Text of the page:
By Ahed Alhendi
The opinions expressed are his own.
Twenty years ago, I was a school kid chanting with my peers, “Our leader forever, the father, Hafez Assad!” Back then, I could not have imagined that one day I would see his statues destroyed all over Syria by the people — a sight now common within the country.
Most of those demonstrating in Syria are young people who were taught to love and adore our only president, and later his son, Bashar. As young Syrians, we have always treated the Assads as something of a holy family. We all were forced to join the Baath Party Pioneer Organization at the age of six and we grew up soaking in the Assads’ propaganda — the school system, the single TV station, the official newspaper; they all had a picture of Assad as their logos.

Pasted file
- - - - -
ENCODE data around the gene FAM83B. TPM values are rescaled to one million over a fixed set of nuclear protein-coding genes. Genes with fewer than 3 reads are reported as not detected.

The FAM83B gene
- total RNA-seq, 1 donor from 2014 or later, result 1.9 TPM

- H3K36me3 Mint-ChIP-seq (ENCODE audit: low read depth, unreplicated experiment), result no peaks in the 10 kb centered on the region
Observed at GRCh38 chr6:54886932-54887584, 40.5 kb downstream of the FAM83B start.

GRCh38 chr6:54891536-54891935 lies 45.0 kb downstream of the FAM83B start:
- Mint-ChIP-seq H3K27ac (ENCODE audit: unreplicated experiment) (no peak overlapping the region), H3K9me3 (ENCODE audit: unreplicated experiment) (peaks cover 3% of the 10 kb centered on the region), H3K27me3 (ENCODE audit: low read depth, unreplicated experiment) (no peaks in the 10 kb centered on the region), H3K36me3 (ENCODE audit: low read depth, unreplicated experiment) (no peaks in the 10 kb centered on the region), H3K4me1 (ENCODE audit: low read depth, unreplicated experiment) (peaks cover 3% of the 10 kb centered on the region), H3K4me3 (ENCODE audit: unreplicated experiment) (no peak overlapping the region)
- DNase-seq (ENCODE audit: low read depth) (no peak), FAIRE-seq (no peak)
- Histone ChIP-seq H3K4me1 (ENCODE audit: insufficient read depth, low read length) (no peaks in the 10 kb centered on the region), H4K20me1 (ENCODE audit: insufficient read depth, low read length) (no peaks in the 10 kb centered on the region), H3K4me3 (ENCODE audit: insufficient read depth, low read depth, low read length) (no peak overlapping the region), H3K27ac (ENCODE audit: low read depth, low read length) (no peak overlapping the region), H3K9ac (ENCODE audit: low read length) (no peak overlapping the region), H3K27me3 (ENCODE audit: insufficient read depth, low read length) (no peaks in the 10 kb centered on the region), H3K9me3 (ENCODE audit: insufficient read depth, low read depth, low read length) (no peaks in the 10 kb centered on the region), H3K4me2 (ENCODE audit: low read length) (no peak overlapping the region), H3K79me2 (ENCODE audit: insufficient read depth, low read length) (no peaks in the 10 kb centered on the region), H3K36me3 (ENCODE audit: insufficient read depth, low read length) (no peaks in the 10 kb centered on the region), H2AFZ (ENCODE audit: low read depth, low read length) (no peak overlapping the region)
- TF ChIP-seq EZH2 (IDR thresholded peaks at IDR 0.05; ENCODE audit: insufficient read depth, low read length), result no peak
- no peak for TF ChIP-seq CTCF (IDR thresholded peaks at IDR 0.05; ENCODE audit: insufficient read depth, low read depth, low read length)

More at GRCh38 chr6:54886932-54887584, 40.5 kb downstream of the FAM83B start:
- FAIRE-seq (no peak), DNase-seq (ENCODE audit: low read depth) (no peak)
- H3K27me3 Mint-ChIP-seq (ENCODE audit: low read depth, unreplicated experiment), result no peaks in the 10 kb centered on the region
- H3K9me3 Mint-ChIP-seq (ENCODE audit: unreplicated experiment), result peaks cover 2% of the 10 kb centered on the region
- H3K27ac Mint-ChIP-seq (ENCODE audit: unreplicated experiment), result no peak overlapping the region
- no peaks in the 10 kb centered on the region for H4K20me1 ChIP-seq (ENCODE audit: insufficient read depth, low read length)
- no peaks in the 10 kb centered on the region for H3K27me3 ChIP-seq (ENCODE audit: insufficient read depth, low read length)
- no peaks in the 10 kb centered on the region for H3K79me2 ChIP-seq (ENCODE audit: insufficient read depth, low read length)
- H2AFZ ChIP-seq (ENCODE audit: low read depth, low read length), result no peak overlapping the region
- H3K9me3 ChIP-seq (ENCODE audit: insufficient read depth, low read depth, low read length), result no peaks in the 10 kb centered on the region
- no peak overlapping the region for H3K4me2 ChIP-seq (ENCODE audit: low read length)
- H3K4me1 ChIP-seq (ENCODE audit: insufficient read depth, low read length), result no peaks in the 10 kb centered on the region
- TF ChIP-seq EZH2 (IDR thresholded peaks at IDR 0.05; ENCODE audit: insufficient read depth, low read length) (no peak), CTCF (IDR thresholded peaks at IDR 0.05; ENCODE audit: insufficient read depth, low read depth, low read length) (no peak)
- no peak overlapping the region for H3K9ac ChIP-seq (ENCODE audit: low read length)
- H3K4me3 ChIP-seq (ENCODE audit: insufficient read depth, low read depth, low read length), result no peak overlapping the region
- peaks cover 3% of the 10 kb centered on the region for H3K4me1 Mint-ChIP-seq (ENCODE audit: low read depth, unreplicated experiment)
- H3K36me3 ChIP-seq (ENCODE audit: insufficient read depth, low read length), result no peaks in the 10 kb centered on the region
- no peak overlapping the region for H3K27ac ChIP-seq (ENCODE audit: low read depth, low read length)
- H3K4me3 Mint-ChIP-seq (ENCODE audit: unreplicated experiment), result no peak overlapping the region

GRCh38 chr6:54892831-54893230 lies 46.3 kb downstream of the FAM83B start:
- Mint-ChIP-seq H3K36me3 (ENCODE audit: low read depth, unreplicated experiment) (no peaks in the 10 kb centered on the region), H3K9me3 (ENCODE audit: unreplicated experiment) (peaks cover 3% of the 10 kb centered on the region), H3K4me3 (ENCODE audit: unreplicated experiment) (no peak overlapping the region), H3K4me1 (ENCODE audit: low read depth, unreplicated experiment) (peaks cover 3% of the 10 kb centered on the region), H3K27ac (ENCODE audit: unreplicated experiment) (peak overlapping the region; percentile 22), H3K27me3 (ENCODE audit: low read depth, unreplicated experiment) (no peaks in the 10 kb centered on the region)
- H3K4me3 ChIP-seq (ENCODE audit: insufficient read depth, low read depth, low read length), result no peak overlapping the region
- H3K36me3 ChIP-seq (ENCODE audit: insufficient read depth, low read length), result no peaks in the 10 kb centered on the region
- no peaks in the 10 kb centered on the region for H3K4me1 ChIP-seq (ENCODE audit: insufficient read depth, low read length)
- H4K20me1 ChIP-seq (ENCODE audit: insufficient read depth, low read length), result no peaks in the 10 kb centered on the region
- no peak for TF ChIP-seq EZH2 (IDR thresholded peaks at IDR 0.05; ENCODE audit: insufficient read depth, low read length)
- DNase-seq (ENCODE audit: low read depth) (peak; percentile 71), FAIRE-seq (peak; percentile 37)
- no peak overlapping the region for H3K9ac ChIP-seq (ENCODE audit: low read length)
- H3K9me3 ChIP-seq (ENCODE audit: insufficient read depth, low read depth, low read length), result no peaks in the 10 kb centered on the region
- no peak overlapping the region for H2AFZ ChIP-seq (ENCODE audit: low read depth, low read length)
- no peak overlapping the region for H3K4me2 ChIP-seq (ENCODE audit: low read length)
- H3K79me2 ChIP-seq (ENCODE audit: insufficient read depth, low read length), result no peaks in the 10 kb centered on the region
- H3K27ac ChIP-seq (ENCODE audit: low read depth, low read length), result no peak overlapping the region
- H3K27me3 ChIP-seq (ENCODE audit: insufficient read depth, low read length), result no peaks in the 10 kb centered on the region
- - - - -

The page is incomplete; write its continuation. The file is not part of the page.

Now, the voices of freedom are sounding louder than the engines of armored vehicles and the whistling of tanks shells. Bashar Assad thought that the military would intimidate and quiet the protesters, but the shout “Bashar must go!” is only getting louder.
Those shouts, however, are not particularly well-organized. Because Syria has been ruled by the Assad clan for more than 40 years, the country’s political life is effectively nonexistent. Nearly all leaders and members of serious opposition parties — both Islamic and secular — have been kidnapped, exiled, jailed or killed.
The year 2000 brought with it a so-called “Western-educated doctor” to inherit the “republic” from his father. Syrian dissidents thought that they would be able to recover from three bloody decades of Hafez’s rule that resulted in more than 30,000 deaths and 15,000 forced deportations.
The exhausted opposition groups succeeded in forming an alliance called the Damascus Declaration. This alliance brought together a multitude of diverse groups calling for democratic change within the country, creating what was widely seen as a shadow government.